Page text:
While some mathematical proofs provide an explanation of why a theorem is true, this is not true of all proofs. Proof does not necessarily entail explanation.
This recent post by Conifold highlights this distinction. If one obtained a proof of the independence of Goldbach’s Conjecture (GC) from ZF (set theory), then I believe that most mainstream (Platonist) mathematicians would accept this as a proof that GC is true. Plainly, such an independence proof would provide no explanation of why GC is true. Other examples might be some proofs by exhaustion, such as the recent computer proof of the four colour theorem.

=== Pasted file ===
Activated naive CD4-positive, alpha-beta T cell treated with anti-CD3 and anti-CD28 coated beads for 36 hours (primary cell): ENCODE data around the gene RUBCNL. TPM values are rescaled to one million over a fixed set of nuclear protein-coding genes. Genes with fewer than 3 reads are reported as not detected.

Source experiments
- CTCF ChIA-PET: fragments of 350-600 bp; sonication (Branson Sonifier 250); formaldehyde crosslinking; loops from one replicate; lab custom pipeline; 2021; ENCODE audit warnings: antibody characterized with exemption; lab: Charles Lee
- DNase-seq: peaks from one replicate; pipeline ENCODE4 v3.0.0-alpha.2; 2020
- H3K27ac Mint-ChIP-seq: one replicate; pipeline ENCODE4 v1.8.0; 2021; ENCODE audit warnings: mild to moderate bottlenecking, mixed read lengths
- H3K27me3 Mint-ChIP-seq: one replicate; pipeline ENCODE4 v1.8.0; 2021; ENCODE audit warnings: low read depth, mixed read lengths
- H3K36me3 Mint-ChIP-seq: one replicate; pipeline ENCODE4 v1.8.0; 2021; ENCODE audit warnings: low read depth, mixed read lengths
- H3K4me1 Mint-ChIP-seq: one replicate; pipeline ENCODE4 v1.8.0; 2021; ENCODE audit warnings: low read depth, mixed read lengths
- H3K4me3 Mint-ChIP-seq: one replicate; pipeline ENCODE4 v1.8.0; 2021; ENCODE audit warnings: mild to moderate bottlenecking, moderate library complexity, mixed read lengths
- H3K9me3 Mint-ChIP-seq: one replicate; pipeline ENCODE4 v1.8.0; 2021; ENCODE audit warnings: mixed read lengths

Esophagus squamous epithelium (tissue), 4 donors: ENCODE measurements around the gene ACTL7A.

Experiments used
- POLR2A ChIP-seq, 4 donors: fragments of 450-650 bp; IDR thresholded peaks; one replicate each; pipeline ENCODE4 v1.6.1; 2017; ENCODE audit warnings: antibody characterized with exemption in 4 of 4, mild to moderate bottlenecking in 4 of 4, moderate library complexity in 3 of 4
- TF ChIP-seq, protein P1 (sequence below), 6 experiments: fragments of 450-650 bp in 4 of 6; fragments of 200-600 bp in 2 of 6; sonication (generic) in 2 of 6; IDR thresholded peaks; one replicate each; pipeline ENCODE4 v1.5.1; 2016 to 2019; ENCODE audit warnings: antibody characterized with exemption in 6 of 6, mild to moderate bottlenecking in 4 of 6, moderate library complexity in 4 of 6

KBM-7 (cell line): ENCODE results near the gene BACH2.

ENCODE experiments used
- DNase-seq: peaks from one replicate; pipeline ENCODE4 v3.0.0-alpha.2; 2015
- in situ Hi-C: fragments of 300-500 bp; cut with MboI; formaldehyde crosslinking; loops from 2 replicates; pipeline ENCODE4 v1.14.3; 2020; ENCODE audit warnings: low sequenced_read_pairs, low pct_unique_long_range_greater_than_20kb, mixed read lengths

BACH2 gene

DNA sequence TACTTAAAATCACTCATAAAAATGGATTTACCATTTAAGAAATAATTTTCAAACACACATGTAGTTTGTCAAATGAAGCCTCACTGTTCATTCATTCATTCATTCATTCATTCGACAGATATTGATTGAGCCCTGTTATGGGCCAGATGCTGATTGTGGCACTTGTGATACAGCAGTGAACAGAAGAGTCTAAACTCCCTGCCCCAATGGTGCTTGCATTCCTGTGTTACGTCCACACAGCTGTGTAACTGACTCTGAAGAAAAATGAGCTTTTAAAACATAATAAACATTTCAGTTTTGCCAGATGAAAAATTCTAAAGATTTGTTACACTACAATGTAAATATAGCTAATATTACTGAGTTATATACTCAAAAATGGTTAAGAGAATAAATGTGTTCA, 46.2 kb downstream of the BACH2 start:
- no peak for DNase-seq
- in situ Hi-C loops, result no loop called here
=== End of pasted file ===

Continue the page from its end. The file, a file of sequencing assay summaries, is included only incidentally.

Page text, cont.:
My question is, are there any philosophical schools of mathematics for which proof necessarily entails explanation?
A related question that I will sneak in here is, does refutation by counterexample necessarily provide explanation of why a theorem is false? A counterexample certainly provides a demonstration, but is that an explanation?
I’m tempted to believe that constructivism would be an example of a philosophy where proof does entail explanation, but I am not familiar enough with the constructivist philosophy to be sure. For example, would the (assumed) "non-explanatory" computer proof of the four colour theory be a constructivist proof.